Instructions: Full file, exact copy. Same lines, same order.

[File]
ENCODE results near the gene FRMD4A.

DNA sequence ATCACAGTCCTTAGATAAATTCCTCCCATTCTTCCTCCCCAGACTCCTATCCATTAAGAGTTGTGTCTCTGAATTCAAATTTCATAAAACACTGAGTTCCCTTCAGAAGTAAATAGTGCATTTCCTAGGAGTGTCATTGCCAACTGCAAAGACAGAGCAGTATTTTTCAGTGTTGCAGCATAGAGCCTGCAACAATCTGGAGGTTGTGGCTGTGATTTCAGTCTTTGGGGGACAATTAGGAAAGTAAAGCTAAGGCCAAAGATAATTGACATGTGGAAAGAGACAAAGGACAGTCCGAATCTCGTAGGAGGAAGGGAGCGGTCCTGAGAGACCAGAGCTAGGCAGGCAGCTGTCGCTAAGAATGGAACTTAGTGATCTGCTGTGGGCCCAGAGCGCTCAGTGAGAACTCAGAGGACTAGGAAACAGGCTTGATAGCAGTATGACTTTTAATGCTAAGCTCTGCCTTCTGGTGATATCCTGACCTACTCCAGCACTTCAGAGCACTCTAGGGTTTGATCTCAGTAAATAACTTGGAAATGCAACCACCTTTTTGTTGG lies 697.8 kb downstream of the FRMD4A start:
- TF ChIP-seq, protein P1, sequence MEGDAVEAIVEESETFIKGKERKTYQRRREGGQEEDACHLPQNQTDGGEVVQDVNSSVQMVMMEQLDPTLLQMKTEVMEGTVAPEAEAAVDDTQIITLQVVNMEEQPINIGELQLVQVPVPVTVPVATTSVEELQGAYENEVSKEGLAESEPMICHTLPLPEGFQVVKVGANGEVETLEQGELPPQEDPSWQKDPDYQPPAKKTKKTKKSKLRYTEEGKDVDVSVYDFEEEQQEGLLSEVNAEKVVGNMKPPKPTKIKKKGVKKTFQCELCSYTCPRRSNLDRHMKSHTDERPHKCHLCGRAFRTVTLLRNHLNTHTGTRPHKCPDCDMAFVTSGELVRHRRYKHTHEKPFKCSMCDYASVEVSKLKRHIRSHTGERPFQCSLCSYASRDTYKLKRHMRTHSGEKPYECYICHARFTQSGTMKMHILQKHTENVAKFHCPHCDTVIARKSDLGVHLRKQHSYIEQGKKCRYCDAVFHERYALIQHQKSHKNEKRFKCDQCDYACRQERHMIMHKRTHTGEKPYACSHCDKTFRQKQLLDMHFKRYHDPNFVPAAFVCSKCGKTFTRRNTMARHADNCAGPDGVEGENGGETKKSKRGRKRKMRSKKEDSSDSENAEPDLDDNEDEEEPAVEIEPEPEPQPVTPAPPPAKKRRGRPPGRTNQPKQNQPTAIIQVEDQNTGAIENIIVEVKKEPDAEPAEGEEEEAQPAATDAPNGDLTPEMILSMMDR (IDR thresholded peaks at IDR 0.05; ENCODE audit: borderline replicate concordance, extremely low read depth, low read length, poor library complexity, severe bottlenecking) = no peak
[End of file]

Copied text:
ENCODE results near the gene FRMD4A.

DNA sequence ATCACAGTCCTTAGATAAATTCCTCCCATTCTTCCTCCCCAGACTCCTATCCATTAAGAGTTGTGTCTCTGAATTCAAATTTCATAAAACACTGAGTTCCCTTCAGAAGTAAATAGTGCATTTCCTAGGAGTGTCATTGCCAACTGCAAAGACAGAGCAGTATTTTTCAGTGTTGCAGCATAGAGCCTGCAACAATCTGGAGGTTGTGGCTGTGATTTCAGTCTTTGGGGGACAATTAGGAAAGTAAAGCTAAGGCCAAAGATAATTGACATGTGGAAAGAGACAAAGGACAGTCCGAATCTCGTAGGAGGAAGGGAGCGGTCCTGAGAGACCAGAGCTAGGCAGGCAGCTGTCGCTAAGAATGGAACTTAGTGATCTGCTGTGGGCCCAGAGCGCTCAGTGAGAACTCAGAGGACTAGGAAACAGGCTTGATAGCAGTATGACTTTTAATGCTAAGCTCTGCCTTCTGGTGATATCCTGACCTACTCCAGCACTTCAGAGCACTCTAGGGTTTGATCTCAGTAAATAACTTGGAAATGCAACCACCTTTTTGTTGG lies 697.8 kb downstream of the FRMD4A start:
- TF ChIP-seq, protein P1, sequence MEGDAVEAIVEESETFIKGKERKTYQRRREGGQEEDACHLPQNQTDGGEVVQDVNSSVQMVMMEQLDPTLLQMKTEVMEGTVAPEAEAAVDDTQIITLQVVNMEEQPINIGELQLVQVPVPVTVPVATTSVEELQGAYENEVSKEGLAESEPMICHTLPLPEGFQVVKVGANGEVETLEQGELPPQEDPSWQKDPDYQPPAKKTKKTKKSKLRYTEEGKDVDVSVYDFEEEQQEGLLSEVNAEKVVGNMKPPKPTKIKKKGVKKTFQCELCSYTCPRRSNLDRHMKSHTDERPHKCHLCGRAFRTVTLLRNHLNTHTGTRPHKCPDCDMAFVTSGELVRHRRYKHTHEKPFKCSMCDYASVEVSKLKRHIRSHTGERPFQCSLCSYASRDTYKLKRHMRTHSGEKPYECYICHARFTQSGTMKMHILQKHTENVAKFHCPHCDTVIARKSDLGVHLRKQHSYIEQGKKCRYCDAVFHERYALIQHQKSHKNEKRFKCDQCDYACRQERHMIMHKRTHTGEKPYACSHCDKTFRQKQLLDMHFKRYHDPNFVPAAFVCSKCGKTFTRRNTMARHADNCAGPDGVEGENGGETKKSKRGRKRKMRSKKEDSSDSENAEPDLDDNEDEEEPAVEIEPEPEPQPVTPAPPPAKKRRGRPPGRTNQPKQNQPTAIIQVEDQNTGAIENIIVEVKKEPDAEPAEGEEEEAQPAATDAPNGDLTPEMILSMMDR (IDR thresholded peaks at IDR 0.05; ENCODE audit: borderline replicate concordance, extremely low read depth, low read length, poor library complexity, severe bottlenecking) = no peak